Does the presence  of lactose in antibodies match up with the antibodies directed against  viruses?  Does the altered Fc binding of the antibody tell the immune system that it is viral by not having lacose and having galactose instead?

Fucose, galactose, sialic and antibodies....the fucose antibodies activate NK
https://www.ncbi.nlm.nih.gov/pubmed/18566325

why is fucose on the antibody's Fc for NK ?

NK cells are involved when ER infecting polyomaviruses are involved.  No proteins make it to the surface to present antigens if the ER is infected.

does fucose helps jagged-notch binding ?
http://www.pnas.org/content/111/20/7290.full
http://www.jbc.org/content/280/37/32133.full

Does high amounts of galactose represent other non ER viruses?

HIV, Fc and galactose
https://www.ncbi.nlm.nih.gov/pubmed/25160934
https://www.ncbi.nlm.nih.gov/pubmed/21041724

Consider:

Fucose:  lewis antigen decoy/ bacteria binds / in the antibody for polyomaviruses ...triggering nk

Galactose: clotting factor/ bacteria binds / in the antibody for other viruses  HIV etc

Sialic:  anti-inflammation when on antibody for bacteria or large infections / virus binds/  not on antibodies for viruses?

Example: sialic antibodies against T.cruzi
https://www.hindawi.com/journals/scientifica/2013/965856/

However....there are articles where they say the Fc closes and can not bind to the receptors with sialic acid?

So fucose deficient IgG bound FcR111A (the Fc receptor connected to NK activation) tighter!!
http://www.jbc.org/content/277/30/26733.full

What exactly is happening here?












Thursday, August 24, 2017

Are Dopamine receptors used by flu viruses and strep ?

Does strep attach using dopamine receptors????

parkinson's symptoms and strep ?
http://www.sciencedirect.com/science/article/pii/S0022347603003664

sydenham's chorea and strep
http://www.uptodate.com/contents/sydenham-chorea

strep and antibodies against dopamine receptors
https://www.ncbi.nlm.nih.gov/pubmed/26454143
https://www.ncbi.nlm.nih.gov/pubmed/24184556
https://www.ncbi.nlm.nih.gov/pubmed/24073196

strep and swollen pancreas
https://pdfs.semanticscholar.org/9b74/24c140687012a49e2dd7ed37d31a6363b1a0.pdf

choline binding proteins of strep A
https://www.ncbi.nlm.nih.gov/pmc/articles/PMC127640/
https://academic.oup.com/jid/article/186/9/1253/940787/Choline-Binding-Protein-A-of-Streptococcus

How does choline connect with dopamine receptors? Choline is known to increase the amount of dopamine receptors and...

choline antagonizes the dopamine receptors directly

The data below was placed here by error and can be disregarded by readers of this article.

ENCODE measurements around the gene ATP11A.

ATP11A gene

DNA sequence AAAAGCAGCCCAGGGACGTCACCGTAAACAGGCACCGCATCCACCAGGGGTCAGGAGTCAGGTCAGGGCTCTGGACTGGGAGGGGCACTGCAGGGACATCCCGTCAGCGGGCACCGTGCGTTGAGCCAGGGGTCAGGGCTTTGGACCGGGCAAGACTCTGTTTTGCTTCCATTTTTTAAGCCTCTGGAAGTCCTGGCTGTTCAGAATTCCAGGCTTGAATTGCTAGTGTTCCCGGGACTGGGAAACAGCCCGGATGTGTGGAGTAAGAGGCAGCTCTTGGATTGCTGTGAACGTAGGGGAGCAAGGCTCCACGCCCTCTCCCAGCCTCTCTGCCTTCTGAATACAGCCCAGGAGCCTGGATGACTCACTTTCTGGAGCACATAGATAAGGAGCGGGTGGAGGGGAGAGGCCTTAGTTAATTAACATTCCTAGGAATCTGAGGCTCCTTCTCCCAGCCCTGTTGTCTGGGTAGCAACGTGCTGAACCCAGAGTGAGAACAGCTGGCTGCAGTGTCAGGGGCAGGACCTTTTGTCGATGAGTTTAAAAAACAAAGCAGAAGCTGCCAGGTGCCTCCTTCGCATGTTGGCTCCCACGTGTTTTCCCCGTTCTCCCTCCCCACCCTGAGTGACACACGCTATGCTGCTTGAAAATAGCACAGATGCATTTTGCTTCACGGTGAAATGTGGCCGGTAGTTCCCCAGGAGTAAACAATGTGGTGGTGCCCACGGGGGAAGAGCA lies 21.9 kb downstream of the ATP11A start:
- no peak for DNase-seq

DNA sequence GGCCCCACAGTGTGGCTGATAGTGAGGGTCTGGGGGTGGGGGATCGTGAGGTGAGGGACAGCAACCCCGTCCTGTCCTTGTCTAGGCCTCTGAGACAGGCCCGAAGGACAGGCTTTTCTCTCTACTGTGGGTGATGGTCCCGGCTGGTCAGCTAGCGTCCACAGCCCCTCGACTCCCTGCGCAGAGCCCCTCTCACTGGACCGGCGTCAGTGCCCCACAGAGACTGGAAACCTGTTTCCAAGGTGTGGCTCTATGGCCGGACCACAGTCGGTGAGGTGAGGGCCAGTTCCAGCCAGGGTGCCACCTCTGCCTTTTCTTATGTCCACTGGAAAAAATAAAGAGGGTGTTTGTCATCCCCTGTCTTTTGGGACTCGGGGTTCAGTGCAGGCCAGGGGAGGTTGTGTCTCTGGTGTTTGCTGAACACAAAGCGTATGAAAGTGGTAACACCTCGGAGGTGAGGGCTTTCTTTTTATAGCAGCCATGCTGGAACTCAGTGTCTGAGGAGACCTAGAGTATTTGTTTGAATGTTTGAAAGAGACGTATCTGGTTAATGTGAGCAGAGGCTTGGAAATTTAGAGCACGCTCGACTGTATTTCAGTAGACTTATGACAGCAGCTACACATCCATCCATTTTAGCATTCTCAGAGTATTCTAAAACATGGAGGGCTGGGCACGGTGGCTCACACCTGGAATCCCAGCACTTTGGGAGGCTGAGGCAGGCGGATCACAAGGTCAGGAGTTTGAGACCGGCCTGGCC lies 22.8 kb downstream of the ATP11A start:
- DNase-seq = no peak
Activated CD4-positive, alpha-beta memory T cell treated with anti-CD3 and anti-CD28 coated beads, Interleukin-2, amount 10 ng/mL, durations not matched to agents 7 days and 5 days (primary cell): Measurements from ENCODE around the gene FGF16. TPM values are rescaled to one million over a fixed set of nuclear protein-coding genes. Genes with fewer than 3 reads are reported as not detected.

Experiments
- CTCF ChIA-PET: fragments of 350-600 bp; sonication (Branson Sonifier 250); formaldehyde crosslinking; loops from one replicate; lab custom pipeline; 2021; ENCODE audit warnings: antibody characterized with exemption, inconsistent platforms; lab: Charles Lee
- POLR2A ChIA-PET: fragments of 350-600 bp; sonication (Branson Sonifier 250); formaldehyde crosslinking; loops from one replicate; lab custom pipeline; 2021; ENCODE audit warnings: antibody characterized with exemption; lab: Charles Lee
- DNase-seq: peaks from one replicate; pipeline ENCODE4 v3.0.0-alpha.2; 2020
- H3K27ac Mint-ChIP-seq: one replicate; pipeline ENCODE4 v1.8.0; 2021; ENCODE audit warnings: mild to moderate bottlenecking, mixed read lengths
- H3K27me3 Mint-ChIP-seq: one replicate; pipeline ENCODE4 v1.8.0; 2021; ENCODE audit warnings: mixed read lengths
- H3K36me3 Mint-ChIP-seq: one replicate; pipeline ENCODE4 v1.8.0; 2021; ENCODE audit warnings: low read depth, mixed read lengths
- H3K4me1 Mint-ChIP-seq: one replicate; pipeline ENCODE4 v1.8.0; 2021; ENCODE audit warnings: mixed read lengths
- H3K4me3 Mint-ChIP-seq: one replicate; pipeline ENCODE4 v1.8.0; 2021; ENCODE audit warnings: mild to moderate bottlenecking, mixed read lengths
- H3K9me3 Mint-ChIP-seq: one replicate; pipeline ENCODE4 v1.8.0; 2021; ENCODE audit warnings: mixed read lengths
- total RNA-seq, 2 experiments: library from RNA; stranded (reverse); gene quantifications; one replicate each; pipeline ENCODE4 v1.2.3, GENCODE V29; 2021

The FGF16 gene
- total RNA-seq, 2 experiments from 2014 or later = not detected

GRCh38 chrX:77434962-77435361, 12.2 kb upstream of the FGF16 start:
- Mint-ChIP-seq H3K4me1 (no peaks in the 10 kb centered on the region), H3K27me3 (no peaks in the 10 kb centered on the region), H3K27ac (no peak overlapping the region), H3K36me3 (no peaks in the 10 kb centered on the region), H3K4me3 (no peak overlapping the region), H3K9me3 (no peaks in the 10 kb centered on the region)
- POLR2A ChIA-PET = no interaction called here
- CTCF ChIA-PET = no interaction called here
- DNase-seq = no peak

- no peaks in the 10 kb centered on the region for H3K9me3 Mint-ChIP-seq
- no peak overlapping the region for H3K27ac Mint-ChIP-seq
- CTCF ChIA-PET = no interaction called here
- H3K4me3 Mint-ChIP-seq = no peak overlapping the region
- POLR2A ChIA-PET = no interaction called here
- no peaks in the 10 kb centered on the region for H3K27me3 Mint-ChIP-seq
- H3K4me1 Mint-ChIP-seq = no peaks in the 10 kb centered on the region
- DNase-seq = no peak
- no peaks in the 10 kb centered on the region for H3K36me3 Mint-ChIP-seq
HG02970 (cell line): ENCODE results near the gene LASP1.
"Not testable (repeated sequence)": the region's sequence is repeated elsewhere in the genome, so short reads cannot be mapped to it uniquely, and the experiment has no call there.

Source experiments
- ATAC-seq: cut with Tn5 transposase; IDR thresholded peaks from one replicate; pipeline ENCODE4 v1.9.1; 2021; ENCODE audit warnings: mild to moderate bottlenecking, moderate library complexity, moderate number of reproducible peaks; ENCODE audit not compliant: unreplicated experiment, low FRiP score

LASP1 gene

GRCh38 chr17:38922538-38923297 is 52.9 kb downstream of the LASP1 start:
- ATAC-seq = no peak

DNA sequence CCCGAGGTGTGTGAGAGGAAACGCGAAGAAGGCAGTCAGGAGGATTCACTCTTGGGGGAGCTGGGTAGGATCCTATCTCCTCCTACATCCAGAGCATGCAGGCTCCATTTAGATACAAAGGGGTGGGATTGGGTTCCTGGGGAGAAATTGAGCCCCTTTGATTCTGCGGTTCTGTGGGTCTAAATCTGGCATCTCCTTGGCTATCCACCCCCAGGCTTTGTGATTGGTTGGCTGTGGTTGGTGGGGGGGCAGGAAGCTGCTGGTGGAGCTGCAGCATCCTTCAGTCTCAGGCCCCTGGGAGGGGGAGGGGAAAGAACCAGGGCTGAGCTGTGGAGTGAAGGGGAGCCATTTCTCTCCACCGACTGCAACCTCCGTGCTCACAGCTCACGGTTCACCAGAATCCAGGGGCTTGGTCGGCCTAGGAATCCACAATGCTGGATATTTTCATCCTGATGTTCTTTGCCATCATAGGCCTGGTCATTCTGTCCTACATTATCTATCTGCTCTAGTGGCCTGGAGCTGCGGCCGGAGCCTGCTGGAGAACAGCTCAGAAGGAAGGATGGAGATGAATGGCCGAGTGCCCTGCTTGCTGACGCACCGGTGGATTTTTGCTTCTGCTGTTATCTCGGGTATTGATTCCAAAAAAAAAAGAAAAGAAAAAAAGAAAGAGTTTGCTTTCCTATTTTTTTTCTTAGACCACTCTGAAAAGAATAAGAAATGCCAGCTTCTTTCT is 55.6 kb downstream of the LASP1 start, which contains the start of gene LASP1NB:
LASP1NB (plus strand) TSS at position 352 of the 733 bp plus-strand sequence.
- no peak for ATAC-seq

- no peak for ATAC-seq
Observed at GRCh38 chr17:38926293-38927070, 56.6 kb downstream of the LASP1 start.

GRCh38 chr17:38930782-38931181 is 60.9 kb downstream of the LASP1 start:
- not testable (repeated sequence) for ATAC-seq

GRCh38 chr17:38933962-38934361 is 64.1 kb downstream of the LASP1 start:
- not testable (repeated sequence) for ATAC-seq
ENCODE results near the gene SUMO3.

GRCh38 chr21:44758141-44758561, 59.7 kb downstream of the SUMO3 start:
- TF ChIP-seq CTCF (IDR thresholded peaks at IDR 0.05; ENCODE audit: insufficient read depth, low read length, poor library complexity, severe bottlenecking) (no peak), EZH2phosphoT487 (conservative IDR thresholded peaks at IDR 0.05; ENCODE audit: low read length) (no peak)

https://www.ncbi.nlm.nih.gov/pubmed/7253343

so strep may bind to the dopamine receptors using the choline

Does the flu virus use the dopamine receptors????

the flu virus has a high affinity for dopaminergic neurons
https://www.ncbi.nlm.nih.gov/pmc/articles/PMC3519479/

Parkinson's symptoms and the flu
https://www.ncbi.nlm.nih.gov/pubmed/21668692

the flu and the pancreas
https://www.ncbi.nlm.nih.gov/pubmed/22361440

my previous post of dopamine receptors and A, B & C flu viruses
http://angelabiggs.blogspot.com/2016/08/5-types-of-dopamine-receptors-and-how.html

choline and the flu viruses' envelope
https://www.ncbi.nlm.nih.gov/pmc/articles/PMC4593503/







Friday, August 18, 2017

How do Herpes viruses enter into cells do they use the estrogen receptors or the Herpes-entry-mediator?

Viruses are extremely savvy.  Some viruses have evolved to bind the TAM hands of macrophages to  block the destruction of virally infected cells. (Macrophages are the immune system's vacuum)

The "herpesvirus entry mediator" is a TNF receptor. This is not the primary mode of entry of the virus rather an attempt to block the immune response.

TNF alpha is released by macrophages when they are themselves infected. (and unable to function) By blocking the receptors for TNF the viruses are trying to "block" the knowledge that macrophages are infected and stop the activation of neutrophils etc.

Neutrophils are the strongest defense of the intestine
https://www.ncbi.nlm.nih.gov/pubmed/22491176

Neutrophils do not have transcription or translation abilities and can therefore deal with viral infections better than macrophages.

Herpesvirus entry mediator
https://link.springer.com/article/10.1245%2Fs10434-017-5924-1

this TNF receptor has high levels in the mucosal membranes
https://www.ncbi.nlm.nih.gov/pubmed/24851095

I still contest that the main mode of Herpes viral entry on regular cells is through estrogen receptors.

http://angelabiggs.blogspot.com/2016/08/attempting-to-match-up-herpes-viruses.html

Alpha-herpes viruses: Herpes simplex 1, herpes simplex 2,  herpes zoster : Estrogen-beta receptors (nerves and uterine tissue)

Beta-herpes viruses: CMV, HHV6, HHV7 :  Estrogen-related receptors (CMV binding confirmed)

Gamma-herpes viruses: EBV, HHV8 : Estrogen-alpha receptors (lymphocytes, breast involved

Estrogen-related receptors and estrogen-alpha receptors cycle to the nucleus which is why these herpes viruses can cause cancer while the Beta-estrogen receptors cycle to the mitochondria where alpha herpes viruses can hide for years.